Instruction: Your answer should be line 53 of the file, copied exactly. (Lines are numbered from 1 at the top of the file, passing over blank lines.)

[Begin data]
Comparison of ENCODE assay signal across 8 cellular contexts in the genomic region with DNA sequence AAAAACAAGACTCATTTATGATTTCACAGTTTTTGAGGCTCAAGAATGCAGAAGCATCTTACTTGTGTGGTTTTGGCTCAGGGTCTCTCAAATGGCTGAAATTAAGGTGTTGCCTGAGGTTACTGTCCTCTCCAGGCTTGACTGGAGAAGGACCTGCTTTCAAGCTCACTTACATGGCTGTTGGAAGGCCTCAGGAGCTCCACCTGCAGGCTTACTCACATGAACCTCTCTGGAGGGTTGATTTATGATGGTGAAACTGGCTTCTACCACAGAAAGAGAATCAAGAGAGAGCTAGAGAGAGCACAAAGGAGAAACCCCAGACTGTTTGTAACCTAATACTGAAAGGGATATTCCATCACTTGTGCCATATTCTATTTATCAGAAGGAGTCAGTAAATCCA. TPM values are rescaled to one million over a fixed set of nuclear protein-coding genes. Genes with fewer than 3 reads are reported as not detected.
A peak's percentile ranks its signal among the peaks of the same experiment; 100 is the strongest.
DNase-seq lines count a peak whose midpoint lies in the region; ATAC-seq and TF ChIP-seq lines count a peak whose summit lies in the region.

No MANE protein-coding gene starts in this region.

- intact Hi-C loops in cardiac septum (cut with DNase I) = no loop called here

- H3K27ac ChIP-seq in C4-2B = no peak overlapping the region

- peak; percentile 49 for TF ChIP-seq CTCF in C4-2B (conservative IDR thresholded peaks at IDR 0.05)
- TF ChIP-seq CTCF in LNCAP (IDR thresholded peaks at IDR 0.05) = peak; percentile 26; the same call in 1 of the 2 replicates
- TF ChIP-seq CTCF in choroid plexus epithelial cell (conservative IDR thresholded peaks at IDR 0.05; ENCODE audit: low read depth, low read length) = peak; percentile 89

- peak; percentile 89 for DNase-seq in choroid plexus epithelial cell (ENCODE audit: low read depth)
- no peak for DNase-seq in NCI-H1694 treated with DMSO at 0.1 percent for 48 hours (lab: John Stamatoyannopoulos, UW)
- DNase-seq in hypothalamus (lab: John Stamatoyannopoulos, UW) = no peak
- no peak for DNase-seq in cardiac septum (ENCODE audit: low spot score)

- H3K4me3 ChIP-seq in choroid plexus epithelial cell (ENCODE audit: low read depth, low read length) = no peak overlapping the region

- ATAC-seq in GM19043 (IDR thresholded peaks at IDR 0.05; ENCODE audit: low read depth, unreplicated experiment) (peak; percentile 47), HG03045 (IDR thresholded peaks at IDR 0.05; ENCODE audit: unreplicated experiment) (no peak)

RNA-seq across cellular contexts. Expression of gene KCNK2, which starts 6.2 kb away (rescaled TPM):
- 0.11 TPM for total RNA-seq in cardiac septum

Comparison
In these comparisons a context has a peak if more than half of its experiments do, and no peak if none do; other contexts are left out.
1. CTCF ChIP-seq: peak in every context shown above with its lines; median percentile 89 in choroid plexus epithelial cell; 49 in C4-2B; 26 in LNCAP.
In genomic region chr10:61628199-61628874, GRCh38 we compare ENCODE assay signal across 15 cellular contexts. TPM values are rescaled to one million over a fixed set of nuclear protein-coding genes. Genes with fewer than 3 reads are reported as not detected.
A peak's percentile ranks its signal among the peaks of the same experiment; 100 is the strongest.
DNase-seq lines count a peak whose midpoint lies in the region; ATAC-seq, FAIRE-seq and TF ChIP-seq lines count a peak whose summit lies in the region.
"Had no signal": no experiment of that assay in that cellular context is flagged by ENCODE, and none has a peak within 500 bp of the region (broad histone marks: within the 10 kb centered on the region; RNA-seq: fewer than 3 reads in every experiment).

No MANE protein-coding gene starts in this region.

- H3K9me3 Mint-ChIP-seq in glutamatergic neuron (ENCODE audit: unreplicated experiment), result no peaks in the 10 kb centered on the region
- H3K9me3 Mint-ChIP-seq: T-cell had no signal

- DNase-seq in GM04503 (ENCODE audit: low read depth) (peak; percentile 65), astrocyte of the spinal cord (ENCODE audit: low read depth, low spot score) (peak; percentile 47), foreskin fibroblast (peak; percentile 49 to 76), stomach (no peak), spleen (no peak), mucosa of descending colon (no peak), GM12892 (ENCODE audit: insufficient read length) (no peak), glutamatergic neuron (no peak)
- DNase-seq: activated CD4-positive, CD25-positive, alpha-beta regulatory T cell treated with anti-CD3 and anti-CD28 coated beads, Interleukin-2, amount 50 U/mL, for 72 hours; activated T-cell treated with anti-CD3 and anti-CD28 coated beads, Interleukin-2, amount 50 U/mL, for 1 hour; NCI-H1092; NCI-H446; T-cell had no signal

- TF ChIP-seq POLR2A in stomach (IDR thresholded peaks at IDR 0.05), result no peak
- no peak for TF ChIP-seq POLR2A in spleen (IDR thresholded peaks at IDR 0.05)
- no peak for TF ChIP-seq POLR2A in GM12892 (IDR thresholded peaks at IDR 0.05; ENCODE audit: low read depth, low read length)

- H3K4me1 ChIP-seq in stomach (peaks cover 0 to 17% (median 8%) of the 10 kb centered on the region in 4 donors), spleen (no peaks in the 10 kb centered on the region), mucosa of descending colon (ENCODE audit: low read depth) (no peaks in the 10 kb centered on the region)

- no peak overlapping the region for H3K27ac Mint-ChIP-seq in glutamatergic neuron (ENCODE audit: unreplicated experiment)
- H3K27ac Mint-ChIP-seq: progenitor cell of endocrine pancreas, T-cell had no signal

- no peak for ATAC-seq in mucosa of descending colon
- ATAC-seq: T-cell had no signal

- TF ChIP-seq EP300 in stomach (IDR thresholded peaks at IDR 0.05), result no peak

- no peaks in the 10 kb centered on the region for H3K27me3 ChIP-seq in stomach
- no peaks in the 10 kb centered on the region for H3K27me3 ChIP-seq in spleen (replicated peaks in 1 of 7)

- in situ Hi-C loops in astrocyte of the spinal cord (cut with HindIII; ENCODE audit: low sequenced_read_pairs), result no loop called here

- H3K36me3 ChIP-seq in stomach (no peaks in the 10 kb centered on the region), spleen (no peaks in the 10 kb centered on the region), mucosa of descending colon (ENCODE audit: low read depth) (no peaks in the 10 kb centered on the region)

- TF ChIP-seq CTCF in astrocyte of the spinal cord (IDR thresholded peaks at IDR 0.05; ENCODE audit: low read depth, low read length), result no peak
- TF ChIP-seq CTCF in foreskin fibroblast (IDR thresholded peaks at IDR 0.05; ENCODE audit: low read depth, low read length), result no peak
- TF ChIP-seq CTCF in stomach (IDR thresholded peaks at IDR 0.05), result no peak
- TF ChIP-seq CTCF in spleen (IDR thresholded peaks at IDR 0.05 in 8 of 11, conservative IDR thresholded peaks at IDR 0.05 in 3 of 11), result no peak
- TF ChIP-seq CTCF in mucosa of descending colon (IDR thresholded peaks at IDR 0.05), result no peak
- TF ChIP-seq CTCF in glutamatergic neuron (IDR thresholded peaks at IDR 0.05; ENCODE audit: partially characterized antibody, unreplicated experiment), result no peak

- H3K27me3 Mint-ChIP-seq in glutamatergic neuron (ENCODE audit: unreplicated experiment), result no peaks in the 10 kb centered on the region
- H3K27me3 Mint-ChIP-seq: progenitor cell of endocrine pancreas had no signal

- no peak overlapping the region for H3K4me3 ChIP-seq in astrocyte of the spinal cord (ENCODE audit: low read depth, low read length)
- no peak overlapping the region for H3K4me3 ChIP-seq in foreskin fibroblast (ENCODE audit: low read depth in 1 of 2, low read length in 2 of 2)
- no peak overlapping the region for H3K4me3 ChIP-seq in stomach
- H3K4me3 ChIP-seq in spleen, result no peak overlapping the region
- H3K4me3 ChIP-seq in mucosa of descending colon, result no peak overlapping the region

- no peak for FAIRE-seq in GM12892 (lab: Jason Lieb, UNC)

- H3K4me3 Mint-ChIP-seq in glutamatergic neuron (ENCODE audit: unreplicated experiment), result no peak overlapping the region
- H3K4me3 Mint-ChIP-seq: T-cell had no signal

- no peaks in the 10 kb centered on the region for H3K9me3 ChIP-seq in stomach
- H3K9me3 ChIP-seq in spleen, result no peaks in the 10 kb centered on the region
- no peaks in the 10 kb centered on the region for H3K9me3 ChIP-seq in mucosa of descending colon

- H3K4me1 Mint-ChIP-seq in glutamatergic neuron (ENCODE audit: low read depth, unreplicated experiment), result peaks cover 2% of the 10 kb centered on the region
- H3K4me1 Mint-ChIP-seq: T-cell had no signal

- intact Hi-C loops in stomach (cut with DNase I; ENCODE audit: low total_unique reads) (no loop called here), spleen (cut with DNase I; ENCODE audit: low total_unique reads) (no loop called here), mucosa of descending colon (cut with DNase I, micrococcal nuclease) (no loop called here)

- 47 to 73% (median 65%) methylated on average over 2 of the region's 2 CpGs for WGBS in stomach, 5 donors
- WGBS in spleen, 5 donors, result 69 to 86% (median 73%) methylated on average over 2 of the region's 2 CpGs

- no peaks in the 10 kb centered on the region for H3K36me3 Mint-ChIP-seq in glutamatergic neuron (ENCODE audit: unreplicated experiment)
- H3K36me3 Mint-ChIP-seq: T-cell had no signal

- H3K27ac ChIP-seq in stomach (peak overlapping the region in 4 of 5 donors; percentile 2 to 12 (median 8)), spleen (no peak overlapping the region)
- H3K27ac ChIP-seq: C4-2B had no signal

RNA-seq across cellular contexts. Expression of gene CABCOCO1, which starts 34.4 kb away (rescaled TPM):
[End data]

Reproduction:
- no peak overlapping the region for H3K4me3 ChIP-seq in stomach